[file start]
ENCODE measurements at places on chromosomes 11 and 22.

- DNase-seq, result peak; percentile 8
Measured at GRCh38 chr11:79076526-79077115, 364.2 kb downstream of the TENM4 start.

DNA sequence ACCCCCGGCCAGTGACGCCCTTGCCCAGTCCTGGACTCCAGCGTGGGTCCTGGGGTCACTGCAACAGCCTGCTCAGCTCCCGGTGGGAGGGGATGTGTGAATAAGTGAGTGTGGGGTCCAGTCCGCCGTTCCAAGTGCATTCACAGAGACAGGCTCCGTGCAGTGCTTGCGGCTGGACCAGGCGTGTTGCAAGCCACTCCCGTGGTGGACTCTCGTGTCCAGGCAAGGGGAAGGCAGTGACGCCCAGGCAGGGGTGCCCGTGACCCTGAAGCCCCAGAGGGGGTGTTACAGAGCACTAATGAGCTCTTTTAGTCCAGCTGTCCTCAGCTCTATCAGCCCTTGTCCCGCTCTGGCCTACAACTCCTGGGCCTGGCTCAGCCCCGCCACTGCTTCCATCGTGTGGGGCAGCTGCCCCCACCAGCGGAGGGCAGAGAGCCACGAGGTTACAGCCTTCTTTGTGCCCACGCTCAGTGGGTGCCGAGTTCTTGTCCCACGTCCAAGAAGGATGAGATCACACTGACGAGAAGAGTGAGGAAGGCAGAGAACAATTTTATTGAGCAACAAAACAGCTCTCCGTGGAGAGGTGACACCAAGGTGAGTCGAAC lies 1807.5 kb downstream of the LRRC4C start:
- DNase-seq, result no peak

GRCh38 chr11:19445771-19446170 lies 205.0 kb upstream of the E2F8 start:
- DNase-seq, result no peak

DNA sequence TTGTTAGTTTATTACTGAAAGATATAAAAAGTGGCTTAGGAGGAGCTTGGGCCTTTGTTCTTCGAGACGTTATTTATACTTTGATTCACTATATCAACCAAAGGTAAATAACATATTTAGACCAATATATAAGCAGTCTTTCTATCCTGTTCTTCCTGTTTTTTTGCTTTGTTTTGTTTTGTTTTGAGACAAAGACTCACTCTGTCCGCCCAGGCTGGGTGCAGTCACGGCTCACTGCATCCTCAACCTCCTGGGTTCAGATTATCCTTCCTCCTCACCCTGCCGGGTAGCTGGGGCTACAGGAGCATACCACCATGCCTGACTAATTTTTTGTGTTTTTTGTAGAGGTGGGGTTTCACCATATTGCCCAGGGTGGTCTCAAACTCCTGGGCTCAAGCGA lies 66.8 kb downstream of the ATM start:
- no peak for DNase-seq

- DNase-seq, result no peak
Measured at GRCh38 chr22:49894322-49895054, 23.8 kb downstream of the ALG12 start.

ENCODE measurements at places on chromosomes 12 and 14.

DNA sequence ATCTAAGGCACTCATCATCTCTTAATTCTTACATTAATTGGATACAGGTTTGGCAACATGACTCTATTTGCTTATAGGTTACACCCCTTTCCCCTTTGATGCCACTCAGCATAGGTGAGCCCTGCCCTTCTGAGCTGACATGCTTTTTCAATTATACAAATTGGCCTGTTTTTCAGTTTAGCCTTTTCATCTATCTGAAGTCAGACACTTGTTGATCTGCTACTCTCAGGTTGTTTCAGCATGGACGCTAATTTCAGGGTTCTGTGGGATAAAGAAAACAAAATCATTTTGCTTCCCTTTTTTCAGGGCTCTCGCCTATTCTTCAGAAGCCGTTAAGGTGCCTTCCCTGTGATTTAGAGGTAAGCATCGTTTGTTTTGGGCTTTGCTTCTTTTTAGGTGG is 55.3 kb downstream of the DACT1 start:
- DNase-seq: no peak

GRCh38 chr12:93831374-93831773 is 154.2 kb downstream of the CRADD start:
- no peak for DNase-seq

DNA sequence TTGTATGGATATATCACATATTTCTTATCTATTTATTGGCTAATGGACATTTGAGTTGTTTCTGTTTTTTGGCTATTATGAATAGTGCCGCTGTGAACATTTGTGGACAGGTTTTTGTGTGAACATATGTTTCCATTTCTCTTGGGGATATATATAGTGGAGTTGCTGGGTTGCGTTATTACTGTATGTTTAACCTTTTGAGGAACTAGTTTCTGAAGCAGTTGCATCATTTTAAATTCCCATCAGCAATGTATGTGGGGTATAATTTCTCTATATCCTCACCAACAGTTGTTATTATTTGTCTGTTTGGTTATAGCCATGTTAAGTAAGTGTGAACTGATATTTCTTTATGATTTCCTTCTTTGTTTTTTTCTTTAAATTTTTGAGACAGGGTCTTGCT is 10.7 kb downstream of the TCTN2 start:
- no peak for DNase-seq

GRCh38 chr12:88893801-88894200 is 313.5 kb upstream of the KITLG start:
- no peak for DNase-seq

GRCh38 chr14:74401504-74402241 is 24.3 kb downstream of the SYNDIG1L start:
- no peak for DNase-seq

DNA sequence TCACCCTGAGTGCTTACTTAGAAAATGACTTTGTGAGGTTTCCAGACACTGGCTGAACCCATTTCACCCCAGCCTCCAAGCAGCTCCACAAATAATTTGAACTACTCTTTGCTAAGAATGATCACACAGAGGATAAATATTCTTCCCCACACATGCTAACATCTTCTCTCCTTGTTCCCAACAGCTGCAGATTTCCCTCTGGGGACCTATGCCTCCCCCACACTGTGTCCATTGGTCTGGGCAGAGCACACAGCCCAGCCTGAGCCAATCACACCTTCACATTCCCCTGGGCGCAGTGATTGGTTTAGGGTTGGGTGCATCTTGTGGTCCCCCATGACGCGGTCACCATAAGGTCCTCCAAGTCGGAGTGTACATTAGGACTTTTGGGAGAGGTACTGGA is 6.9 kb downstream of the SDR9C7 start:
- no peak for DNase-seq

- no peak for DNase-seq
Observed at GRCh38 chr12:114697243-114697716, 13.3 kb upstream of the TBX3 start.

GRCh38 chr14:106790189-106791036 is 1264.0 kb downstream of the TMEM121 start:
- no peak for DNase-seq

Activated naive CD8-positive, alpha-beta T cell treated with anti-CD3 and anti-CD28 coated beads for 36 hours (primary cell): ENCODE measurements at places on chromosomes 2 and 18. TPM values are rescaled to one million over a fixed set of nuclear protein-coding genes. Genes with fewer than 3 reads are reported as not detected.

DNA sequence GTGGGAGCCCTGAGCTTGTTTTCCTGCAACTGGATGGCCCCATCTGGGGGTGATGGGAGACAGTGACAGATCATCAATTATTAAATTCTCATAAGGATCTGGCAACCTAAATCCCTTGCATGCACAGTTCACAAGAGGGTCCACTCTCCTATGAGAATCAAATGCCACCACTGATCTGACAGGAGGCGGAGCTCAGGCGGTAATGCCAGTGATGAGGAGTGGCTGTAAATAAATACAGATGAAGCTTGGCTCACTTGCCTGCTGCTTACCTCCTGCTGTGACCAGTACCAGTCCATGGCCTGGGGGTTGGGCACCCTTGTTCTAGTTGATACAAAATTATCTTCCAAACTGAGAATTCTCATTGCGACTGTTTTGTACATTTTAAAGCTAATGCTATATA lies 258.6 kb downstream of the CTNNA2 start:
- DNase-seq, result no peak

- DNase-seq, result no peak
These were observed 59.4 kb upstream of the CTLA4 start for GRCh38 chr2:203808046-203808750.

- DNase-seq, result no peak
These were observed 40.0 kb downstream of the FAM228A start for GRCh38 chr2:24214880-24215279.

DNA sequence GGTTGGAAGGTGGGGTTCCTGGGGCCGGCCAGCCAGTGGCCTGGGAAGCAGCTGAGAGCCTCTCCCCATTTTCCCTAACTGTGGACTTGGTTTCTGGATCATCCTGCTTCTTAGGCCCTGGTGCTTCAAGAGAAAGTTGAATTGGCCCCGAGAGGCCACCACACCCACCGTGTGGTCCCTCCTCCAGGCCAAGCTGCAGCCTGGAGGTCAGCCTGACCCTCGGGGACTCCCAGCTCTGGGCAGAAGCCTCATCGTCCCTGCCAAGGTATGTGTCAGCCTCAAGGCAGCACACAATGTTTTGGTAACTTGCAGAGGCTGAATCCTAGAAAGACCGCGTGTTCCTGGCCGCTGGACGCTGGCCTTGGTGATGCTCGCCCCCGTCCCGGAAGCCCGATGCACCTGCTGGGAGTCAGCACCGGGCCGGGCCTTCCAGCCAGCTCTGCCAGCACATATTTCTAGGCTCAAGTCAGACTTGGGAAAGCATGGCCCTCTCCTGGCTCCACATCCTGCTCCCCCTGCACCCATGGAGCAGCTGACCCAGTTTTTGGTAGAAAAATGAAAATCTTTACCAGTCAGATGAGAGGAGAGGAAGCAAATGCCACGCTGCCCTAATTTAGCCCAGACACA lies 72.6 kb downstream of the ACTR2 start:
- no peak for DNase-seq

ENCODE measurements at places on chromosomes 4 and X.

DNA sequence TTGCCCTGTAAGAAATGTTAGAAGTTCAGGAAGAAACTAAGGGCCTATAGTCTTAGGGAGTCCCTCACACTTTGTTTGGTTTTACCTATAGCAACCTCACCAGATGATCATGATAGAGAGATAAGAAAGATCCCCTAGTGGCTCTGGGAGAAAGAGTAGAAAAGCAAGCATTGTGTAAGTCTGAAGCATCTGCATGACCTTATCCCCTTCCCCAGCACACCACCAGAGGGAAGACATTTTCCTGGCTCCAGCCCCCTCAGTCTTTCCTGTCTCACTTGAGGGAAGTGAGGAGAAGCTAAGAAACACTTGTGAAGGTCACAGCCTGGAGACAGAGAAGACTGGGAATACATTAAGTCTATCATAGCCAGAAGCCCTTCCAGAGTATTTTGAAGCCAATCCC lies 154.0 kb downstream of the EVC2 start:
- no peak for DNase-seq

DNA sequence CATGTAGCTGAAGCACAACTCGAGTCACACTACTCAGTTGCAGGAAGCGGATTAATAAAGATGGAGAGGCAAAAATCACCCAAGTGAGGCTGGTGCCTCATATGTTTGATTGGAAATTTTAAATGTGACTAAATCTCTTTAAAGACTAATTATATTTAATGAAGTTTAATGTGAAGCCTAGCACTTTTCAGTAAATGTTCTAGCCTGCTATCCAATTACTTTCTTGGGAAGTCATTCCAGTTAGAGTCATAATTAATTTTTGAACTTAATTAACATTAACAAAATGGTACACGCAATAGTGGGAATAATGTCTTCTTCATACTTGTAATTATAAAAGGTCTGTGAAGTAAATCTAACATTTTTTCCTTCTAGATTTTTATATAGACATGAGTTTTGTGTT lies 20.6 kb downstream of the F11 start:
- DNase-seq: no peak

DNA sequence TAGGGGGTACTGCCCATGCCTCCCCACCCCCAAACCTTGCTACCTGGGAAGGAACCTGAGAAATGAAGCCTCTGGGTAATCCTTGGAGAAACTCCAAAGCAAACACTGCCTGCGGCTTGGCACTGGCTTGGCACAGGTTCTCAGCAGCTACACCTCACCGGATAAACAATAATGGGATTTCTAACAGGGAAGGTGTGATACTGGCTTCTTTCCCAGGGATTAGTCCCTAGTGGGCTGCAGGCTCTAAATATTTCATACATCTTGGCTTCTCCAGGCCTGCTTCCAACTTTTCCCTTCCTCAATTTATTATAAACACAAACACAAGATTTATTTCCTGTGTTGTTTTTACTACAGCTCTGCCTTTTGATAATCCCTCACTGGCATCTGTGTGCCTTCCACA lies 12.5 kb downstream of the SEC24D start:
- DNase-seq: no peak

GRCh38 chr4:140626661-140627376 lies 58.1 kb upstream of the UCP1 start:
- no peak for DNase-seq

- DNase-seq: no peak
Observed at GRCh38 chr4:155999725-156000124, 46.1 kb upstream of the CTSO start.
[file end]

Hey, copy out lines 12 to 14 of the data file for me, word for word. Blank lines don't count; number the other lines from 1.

ENCODE measurements at places on chromosomes 12 and 14.

DNA sequence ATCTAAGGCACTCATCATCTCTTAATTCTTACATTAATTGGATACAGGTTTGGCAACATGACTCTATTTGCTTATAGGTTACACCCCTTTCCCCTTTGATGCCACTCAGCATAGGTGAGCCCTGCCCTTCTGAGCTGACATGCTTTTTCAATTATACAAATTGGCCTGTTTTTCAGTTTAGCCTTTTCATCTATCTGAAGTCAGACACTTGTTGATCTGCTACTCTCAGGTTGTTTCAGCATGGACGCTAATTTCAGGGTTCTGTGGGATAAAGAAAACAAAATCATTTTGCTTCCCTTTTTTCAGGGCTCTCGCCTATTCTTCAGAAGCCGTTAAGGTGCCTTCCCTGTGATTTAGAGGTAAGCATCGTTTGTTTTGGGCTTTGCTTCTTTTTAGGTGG is 55.3 kb downstream of the DACT1 start:
- DNase-seq: no peak